Bipolar disorder and Addiction
Updated: Jun 14
By: Anna Yeh
Bipolar disorder is a severe mental illness that involves drastic shifts in mood, energy and concentration. These moods involve waves of mania, and depression. Manic episodes involve extreme highs, irritability and periods of high energy. During these episodes often times lead a person to feel important, active. It is important to note that during these manic episodes, a person might have a heightened appetite for food, drinking and other pleasurable activities, which may result in the abuse of mind altering substances.
There are three types of bipolar disorder, but studies have shown that Type I has a strong genetic factor of inheritance. The heritability of bipolar disorder is estimated to be around 60-80%, indicating a substantial genetic influence. However, it is important to note that bipolar disorder does not follow a simple Mendelian inheritance pattern, where a single gene is responsible for its development. Instead, it is considered a complex genetic disorder, influenced by multiple genes and their interactions, as well as environmental factors. Various genes associated with neurotransmitter regulation, circadian rhythms, and synaptic function have been linked to bipolar disorder. While research is still in progress, there has been found a positive association in chromosomes 5, 12, 13, 18, and 22. These genes, such as DRD1,4 and DAT1 play a role in the dopaminergic pathway. The neurotransmitter, dopamine, is involved with the brain’s reward system. Many drugs involve or mimic dopamine in some way, which is the main reason why they are so addictive.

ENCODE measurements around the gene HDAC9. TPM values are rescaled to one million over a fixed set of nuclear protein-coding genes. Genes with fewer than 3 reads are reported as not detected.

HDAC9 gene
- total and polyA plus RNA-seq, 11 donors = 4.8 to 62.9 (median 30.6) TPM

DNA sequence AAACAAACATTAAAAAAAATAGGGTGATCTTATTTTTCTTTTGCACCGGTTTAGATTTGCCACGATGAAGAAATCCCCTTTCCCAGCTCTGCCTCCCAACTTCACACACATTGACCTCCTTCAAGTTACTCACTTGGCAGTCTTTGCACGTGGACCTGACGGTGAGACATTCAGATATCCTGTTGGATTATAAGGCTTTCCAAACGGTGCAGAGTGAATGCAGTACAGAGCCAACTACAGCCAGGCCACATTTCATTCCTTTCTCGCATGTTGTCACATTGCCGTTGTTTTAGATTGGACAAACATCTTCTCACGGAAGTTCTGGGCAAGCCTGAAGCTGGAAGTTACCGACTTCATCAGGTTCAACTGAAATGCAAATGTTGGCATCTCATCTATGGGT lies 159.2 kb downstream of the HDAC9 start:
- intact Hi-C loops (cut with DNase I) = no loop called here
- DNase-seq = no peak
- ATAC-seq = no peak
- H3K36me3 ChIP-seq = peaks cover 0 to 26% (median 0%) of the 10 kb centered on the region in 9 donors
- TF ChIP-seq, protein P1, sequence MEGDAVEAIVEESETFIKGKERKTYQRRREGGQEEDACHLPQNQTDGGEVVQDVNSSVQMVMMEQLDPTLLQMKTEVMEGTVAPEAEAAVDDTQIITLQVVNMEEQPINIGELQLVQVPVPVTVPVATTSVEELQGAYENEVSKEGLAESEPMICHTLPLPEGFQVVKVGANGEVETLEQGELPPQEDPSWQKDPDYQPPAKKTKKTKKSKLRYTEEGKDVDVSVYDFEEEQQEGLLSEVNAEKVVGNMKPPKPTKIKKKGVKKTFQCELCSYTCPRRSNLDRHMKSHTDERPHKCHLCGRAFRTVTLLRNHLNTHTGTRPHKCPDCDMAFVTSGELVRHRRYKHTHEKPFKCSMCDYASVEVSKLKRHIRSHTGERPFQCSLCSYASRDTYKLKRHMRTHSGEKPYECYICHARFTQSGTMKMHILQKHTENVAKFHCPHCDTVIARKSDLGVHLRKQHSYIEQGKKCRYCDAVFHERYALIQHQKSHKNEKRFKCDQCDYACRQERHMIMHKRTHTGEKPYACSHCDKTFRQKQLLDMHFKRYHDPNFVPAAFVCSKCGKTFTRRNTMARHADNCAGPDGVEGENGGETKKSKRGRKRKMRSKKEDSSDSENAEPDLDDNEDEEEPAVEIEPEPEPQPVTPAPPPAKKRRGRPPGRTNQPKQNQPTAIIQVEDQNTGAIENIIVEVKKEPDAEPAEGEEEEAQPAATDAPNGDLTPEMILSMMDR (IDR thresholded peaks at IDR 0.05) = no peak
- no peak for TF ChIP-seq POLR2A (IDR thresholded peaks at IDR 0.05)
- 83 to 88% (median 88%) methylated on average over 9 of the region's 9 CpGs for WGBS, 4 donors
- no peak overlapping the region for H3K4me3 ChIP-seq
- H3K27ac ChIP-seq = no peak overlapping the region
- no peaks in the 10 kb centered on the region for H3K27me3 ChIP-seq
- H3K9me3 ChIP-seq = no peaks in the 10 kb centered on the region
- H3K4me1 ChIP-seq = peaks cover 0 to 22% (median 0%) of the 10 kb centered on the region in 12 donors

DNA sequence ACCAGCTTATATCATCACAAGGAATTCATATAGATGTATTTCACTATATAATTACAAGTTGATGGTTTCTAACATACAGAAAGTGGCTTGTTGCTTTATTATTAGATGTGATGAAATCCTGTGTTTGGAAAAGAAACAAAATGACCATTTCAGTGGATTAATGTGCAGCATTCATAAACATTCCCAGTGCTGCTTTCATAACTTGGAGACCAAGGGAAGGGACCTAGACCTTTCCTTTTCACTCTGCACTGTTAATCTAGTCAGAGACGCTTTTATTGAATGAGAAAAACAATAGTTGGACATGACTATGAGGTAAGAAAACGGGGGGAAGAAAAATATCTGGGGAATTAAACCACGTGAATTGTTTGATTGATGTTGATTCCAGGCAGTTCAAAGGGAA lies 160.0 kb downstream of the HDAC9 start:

Studies have shown that there is a high comorbidity rate with bipolar disorder and alcohol use disorder. Along with alcoholism, nicotine dependence has been shown to have a genetic linkage to bipolar disorder. This means that those with bipolar have an increased chance of inheriting alcohol and nicotine dependence than their non-bipolar relatives. This suggests a strong overlapping genetic pathway for both traits. About 50% of those with a predisposition to bipolar disorder also have a predisposition for alcohol use disorder.
Both the manic and depressive states of bipolar disorder put people at a higher risk to turn to drug abuse. During manic episodes there is a heightened urge to pleasure, and one might seek that through alcohol, nicotine or drug abuse. However, during depressive episodes dopamine levels drop drastically. In order to pursue the reward and pleasure pathways, dopamine can be replaced by drugs that mimic siad neurotransmitter. Managing both bipolar disorder and addiction requires a comprehensive and individualized approach. By addressing both conditions simultaneously, individuals can work towards achieving stability, improved quality of life, and long-term recovery.
NIMH (2023) Health Topics, Bipolar Disorder National Institute of Mental Health https://www.nimh.nih.gov/health/topics/bipolar-disorder
Escamilla, M. (2008) Genetics of Bipolar Disorder Dialogues Clin Neurosci 10(2): 141-152 doi: 10.31887/DCNS.2008.10.2/maescamilla
Carmiol, N., Peralta, J. M., Almasy, L., Contreras, J., Pacheco, A., Escamilla, M. A., Knowles, E. E., Raventós, H., & Glahn, D. C. (2014). Shared genetic factors influence risk for bipolar disorder and alcohol use disorders. European psychiatry : the journal of the Association of European Psychiatrists, 29(5), 282–287. https://doi.org/10.1016/j.eurpsy.2013.10.001